LA votes to make ‘grooming’ an offence

| 13/09/2018 | 14 Comments
grooming, Cayman News Service

Grooming of children is now an offence in the Cayman Islands

(CNS): Amendments to the Cayman Islands Penal Code that government steered through the Legislative Assembly on Thursday will add a number of sexual offences to the law, in particular grooming, to aid the prosecution of this type of predatory threat to children and vulnerable people. The attorney general explained that the changes dealt with the absence of crimes associated with grooming, which would help police and prosecutors charge sexual offenders, even before any physical contact with children, but also add grooming crimes when people are charged with sexual assault, gross indecency or other sex-related crimes, giving the authorities more power to protect the community from abusers.

Attorney General Sam Bulgin spoke about the problems that police, prosecutors and the courts have faced in some cases, such as that of sports coach Ato Stephens, in prosecuting what are clearly inappropriate acts that should be sanctioned but which, before these amendments were drafted, proved difficult to prosecute.

Bulgin pointed out that in Stephens’ case, he had clearly been involved in grooming one of his young athletes but the authorities could only charge him with offences under the ICTA law, which carries limited and short sentences.

“He got what was in all honesty a lenient sentence,” Bulgin said, explaining that this was because the court’s hands were tied on the sentencing. More importantly, he said, the charges against Stephens under the ICTA legislation simply did not capture the nature of the actual offending.

This new amendment bill, however, paves the way for criminalising the manipulation of children by potential abusers, especially on social media, and sending or exchanging explicit images and pornographic videos.

The goal is to create new and separately defined offences, which will carry sentences that are much greater than those currently available under the ICTA law, ranging from four to twelve years, depending on the severity of the different abuse and grooming.

The legislation also adds a higher minimum mandatory sentences for those who breach a position of trust. The attorney general used the Stephens case again to illustrate the point, saying that, as the coach of his victim, he could have faced a six-year minimum jail term for his grooming actions if he had been prosecuted under this new legislation, instead of the 18 months he actually got.

The law deals with around eight new offences that cover the common predatory behaviour that abusers often use to gain access to children, as well introducing more offending around sex-crimes and providing for retrospective sexual harm prevention orders.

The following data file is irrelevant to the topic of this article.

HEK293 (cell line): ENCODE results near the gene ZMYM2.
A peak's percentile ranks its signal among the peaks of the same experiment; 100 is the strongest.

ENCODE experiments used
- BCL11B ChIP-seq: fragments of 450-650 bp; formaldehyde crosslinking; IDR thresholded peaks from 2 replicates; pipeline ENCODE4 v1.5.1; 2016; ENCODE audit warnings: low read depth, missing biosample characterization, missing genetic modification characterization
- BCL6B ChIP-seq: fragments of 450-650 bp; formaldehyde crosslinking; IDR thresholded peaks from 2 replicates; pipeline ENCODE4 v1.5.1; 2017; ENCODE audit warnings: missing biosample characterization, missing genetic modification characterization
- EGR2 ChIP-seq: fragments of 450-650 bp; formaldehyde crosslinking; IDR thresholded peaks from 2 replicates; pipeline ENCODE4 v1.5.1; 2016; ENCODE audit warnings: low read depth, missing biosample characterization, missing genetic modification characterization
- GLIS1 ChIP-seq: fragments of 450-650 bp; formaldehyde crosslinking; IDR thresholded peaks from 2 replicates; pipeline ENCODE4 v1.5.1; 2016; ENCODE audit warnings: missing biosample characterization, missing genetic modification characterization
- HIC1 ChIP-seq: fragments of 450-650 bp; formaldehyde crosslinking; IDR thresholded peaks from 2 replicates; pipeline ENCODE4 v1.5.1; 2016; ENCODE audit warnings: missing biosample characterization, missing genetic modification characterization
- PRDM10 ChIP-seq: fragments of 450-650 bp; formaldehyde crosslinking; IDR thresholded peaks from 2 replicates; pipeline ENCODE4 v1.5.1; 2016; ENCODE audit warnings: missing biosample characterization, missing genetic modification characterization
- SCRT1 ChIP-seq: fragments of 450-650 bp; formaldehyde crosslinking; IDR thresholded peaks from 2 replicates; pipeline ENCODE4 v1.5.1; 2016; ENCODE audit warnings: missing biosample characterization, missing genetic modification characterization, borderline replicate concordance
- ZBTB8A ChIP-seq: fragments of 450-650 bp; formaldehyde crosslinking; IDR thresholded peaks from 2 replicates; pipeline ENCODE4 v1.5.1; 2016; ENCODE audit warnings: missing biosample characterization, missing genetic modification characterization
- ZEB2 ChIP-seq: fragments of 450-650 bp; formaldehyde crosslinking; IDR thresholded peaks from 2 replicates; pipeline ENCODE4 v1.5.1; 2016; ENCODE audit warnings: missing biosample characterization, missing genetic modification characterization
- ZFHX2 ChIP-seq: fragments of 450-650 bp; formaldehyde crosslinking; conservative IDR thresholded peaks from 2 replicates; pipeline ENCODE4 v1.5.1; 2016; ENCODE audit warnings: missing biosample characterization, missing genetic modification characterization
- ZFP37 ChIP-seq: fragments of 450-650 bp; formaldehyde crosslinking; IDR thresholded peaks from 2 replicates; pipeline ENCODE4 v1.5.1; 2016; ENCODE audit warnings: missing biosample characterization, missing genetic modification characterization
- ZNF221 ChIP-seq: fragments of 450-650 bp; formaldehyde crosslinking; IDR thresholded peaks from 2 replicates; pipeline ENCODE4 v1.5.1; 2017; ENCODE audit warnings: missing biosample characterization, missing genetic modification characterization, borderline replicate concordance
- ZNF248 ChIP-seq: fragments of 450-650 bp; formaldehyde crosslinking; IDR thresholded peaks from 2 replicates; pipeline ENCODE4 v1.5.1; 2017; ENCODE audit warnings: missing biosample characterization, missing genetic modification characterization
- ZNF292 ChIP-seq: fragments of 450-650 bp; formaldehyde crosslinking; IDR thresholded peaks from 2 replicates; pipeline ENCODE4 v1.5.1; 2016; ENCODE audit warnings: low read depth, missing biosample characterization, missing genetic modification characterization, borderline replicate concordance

The Royal Cayman Islands Police Service has welcomed the changes, and Inspector Kevin Ashworth, Manager of the RCIPS Family Support Unit, recently said they go to the heart of grooming. He said the law will allow investigators to be more pro-active in stemming the frequency of abuse; they may be able to intervene to prevent an abuser moving on to harming a child if they can stop them before the planned abuse with a grooming charge.

The amendments passed on Thursday evening.

The entire opposition was absent as they had boycotted the day’s proceedings after the speaker had suspended the deputy opposition leader that morning. However, while those members were not present for the vote, they had all indicated their support on Cayman Brac last week when the bulk of the debate had taken place.

Legal changes to help prosecute grooming

See the amendment to the Penal Code in the CNS Library

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Comments (14)

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  1. Anonymous says:

    You can pass all the laws/amendments you like, but it wont mean people actually get prosecuted. In Cayman sexual abuse of children in endemic and nothing is done about it.

  2. anonymous says:

    Does this apply to hairdressers?

  3. Anonymous says:

    Can we stop religious grooming, which is where most of the sexual grooming has a place to operate.

  4. Anonymous says:

    Why did it take so long.
    Why always 50 years behind the rest of the world ?
    Anthony ? Any idea ?

    • Anonymous says:

      because caymanians would rather spend 50 years trying to re-invent the wheel…. because they think they can do it better…….

  5. anonymous says:

    What sentence did he get?

  6. KMR says:

    In all honesty, Government needs to agree & vote to amend all areas of the penal code that involves all sexual offences, that the mandatory sentence be 25 years to life – no if’s ands or buts!

    People who are charged with “possession of cocaine” get a much higher sentence than someone who has raped/molested/sexually assaulted a child/woman.

    Where does that happen…oh yes, #ONLYINCAYMAN


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